Craig was promoted to Executive Director of the Alliance in May, 2014 and during his three years leading the organization the Alliance successfully: secured funding for and advanced the development of a Teton County wildlife crossings master plan, reached a resolution with the Forest Service that reduces the community’s reliance on supplemental elk feeding, backed local resolutions recognizing the value of our public lands and opposing their transfer to state control, advocated for updates to Jackson’s downtown land use rules that prioritize housing the community’s middle class over more new corporate hotels, graduated 106 new conservation superheroes with the skills and knowledge to create a better future from the Conservation Leadership Institute, empowered hundreds of volunteers to engage thousands of their friends and neighbors to participate in the civic process, and much more.

Now, Craig works at a larger scale as a Director of Conservation Partnerships for the National Wildlife Federation helping state affiliate organizations in Idaho, Nevada, Utah and Wyoming achieve national and regional conservation victories.

Craig lives in Jackson Hole with his wife Stacy, and their children Piper and Ryder. When Craig isn't working for the National Wildlife Federation you can find him camping with family and friends across the intermountain West, skiing in the backcountry, or trail running on our American public lands.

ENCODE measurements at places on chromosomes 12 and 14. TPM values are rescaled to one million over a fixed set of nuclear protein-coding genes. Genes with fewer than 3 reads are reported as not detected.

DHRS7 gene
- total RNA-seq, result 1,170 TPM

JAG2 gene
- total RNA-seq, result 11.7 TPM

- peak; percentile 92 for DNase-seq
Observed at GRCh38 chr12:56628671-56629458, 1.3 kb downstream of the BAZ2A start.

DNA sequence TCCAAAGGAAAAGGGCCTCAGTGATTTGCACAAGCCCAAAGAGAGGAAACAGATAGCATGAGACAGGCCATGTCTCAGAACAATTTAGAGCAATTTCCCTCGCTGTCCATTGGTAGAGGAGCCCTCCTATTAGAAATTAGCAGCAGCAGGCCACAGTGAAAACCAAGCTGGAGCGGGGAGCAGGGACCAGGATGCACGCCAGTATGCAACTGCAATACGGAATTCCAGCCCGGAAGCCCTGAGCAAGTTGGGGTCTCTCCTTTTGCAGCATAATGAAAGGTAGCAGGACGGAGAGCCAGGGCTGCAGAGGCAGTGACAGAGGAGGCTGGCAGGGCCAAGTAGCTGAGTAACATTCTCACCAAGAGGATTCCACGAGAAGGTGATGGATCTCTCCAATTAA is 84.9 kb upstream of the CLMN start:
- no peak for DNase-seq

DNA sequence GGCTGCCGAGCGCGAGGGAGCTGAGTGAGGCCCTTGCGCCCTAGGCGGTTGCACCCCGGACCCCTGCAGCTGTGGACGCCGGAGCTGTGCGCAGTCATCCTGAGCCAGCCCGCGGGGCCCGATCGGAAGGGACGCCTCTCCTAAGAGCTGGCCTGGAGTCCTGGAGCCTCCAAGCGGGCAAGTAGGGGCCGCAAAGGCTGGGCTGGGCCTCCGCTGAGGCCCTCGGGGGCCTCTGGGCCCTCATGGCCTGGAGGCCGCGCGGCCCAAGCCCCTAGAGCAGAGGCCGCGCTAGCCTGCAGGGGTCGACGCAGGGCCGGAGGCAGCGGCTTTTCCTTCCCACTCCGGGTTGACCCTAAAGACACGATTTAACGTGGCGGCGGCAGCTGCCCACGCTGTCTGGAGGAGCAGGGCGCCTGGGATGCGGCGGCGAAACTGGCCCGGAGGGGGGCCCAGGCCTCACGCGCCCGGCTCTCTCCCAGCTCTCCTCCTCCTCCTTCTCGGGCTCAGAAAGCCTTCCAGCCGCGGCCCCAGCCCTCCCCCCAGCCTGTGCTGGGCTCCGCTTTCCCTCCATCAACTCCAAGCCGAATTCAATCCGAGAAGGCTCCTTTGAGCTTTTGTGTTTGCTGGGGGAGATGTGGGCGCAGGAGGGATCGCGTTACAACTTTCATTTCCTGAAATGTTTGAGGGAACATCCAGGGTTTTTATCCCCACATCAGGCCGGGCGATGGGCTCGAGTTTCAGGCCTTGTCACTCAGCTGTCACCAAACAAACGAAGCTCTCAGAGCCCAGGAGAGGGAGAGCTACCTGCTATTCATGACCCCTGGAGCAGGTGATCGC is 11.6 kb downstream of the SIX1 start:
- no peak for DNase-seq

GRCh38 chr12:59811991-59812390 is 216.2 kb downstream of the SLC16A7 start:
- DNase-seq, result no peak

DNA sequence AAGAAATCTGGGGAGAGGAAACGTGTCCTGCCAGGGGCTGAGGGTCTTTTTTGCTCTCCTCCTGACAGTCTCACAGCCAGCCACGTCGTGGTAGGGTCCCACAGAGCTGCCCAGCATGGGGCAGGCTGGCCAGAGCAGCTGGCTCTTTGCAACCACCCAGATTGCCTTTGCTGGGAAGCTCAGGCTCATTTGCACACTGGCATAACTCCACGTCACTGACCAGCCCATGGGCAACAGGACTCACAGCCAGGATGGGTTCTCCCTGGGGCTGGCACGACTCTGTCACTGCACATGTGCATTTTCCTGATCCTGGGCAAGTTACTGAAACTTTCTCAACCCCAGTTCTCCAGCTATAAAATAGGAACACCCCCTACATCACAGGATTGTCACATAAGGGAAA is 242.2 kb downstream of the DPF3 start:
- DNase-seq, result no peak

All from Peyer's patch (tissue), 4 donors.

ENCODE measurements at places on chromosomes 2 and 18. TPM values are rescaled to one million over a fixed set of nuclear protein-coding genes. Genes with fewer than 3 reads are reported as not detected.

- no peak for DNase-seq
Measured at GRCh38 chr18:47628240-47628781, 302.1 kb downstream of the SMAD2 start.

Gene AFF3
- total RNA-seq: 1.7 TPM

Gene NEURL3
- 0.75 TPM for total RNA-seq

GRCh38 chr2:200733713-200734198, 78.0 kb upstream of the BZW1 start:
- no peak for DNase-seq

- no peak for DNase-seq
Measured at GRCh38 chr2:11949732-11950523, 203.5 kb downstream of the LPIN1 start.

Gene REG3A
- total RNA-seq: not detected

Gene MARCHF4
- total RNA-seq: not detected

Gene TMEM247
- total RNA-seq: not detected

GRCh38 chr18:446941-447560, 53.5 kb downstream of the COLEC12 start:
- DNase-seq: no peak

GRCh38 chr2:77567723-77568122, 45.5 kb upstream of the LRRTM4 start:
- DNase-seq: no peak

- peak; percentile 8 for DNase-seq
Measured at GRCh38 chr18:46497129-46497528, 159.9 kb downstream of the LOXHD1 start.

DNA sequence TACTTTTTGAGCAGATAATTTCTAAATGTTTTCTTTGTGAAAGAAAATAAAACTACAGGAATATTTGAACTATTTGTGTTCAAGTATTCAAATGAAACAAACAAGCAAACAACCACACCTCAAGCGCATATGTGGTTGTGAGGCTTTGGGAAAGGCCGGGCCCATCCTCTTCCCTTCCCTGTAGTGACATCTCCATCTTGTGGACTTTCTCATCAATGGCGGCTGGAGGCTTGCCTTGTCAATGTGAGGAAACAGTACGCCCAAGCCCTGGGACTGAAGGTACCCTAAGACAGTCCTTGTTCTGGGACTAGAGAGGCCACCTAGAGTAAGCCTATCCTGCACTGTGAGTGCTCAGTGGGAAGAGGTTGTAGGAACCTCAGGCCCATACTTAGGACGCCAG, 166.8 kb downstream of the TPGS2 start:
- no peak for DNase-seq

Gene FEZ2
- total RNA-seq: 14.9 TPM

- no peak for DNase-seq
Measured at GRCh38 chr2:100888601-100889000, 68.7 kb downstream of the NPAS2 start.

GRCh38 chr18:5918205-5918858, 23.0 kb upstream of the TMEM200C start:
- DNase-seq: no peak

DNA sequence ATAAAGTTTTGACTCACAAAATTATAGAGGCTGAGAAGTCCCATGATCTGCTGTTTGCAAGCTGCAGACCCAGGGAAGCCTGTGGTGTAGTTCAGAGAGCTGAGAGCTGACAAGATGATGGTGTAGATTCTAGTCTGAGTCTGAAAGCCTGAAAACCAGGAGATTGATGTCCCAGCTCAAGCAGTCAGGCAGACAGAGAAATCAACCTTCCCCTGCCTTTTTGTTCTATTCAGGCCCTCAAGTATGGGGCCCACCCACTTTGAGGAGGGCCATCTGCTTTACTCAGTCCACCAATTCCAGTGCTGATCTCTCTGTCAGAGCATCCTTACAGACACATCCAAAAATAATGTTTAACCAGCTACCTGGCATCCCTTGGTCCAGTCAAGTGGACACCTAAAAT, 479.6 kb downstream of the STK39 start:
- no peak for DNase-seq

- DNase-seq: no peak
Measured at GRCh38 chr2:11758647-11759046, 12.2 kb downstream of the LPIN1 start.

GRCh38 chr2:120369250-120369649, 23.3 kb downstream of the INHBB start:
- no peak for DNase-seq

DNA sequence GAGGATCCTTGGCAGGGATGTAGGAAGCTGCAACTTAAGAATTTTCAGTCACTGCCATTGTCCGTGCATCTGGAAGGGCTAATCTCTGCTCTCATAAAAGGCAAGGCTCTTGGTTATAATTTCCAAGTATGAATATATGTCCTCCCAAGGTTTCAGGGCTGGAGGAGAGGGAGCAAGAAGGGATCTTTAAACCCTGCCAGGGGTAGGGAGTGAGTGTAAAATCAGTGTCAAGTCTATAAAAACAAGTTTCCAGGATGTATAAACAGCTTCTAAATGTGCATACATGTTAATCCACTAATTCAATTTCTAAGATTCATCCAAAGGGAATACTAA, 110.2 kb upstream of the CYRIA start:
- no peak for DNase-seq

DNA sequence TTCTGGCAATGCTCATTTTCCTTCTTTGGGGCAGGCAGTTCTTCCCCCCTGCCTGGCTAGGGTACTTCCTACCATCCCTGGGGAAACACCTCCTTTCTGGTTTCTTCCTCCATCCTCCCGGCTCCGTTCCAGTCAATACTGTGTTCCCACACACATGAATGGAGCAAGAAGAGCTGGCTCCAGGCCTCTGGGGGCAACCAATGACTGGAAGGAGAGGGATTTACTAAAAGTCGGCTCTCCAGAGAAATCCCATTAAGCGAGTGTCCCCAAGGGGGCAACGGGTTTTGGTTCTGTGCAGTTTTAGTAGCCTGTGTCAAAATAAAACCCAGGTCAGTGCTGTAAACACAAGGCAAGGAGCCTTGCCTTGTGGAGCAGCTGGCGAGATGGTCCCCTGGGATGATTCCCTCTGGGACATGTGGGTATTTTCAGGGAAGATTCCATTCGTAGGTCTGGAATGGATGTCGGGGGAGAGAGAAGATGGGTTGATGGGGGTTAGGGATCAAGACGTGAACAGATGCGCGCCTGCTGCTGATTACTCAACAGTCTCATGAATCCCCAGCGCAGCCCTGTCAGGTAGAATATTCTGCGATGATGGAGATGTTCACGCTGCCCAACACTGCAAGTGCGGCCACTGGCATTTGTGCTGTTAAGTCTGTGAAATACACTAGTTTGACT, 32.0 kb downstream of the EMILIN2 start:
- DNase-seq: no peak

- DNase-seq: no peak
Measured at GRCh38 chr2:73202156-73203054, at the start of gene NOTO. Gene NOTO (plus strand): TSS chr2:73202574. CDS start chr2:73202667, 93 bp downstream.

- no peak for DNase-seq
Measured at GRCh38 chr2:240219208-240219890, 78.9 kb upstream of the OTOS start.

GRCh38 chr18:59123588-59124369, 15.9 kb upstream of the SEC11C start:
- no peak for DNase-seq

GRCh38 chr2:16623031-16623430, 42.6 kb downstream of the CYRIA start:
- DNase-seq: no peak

Tom Radosevich

Tom Radosevich

Board Member

Tom grew up in Rock Springs, enjoying the public lands and checkerboard of southwestern Wyoming, chasing cottontails with a bow in the winter, hunting Little Mountain and Pine Mountain for grouse and mule deer, and catching brook trout on grasshoppers wherever possible. As a boy, he worked on Bill Taliaferro’s sheep ranch on Slate Creek for a number of iconic summers—docking, haying, supplying camps and counting sheep (poorly) in the northern Wyoming range. A family medicine physician, he has lived and worked in Casper since graduating from Creighton University School of Medicine in 1999, and now enjoys a career in drug and alcohol addiction medicine. His wife, Tori, grew up in Cody, and together they - now, empty nesters (mostly) - ski, garden, climb, run, hunt, fish, and play pond hockey as much as the regular duties of life allow.
Levi Jensen Photo

Levi Jensen

Board Member

Levi was born and raised on a family cattle ranch in south central Montana where clean water, bountiful fish and wildlife, and fresh air were part of his everyday life. He was exposed to fishing, hunting, and the wilderness at a very young age, cultivating a desire to continue gathering those experiences and sharing with others the divine beauty of the outdoors. Levi moved away from the ranch to get an Environmental Engineering degree from Montana Tech in 2005. It was there that he started to appreciate and understand the impact and interaction of the human environment with natural.